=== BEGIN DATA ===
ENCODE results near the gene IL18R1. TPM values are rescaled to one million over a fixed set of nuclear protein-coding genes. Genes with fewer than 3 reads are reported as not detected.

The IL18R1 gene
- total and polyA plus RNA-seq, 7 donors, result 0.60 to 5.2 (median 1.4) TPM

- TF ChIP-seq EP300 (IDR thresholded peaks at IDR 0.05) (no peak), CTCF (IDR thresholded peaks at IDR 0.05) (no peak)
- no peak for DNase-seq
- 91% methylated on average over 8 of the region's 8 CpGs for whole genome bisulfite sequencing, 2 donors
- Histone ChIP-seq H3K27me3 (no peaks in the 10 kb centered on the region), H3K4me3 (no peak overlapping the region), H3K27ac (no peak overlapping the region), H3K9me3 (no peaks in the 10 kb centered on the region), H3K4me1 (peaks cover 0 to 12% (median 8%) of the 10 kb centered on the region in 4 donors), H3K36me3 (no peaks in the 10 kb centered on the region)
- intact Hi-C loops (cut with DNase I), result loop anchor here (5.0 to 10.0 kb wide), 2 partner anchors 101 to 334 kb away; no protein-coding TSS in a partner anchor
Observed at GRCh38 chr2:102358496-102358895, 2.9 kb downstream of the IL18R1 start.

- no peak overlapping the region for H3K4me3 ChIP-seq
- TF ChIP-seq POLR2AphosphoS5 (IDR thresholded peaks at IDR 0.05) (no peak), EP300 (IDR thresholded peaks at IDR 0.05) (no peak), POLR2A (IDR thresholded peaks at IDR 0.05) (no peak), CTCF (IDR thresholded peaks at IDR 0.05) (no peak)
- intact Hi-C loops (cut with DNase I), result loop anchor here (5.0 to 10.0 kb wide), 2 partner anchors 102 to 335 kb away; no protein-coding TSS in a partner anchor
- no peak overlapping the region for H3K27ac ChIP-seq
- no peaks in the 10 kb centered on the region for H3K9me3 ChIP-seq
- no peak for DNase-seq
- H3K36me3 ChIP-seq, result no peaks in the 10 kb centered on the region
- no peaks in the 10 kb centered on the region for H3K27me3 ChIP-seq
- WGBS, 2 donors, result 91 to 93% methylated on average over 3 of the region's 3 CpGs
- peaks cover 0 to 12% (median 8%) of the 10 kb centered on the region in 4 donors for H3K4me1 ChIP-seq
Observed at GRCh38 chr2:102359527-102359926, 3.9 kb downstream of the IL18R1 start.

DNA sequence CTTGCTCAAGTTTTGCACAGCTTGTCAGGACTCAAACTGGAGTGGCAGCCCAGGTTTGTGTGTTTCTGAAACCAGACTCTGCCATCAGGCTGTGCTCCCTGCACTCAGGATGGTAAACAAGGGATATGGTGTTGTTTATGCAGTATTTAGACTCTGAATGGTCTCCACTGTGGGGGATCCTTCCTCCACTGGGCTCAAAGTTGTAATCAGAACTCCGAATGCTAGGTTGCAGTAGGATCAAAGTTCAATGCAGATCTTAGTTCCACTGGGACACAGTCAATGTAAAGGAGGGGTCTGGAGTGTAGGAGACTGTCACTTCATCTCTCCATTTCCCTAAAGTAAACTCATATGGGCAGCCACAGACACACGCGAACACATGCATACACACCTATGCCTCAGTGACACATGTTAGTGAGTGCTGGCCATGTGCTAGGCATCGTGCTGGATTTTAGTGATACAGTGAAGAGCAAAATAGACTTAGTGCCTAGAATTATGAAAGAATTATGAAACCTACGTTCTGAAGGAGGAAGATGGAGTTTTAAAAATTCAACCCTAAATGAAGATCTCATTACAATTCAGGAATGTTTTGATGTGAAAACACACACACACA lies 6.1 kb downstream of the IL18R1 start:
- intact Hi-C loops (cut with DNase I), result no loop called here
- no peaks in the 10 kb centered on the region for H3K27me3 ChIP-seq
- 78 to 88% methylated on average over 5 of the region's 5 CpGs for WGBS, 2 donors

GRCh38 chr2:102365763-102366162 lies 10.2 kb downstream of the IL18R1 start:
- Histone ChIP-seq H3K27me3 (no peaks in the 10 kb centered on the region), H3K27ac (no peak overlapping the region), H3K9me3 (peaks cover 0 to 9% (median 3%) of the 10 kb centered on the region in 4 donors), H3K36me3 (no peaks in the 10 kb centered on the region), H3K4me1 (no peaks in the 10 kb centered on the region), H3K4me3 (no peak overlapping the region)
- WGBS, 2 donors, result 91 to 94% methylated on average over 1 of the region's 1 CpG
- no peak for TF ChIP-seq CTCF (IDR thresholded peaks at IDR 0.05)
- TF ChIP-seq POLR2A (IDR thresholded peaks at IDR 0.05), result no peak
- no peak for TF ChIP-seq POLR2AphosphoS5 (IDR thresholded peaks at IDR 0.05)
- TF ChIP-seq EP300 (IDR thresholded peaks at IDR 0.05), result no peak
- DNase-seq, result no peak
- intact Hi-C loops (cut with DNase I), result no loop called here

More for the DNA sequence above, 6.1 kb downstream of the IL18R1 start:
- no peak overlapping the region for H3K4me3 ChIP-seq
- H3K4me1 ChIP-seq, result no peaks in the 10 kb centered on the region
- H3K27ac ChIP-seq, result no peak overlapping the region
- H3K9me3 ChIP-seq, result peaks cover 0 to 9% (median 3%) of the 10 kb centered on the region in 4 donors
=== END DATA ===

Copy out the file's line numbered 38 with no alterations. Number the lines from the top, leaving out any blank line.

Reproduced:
- H3K9me3 ChIP-seq, result peaks cover 0 to 9% (median 3%) of the 10 kb centered on the region in 4 donors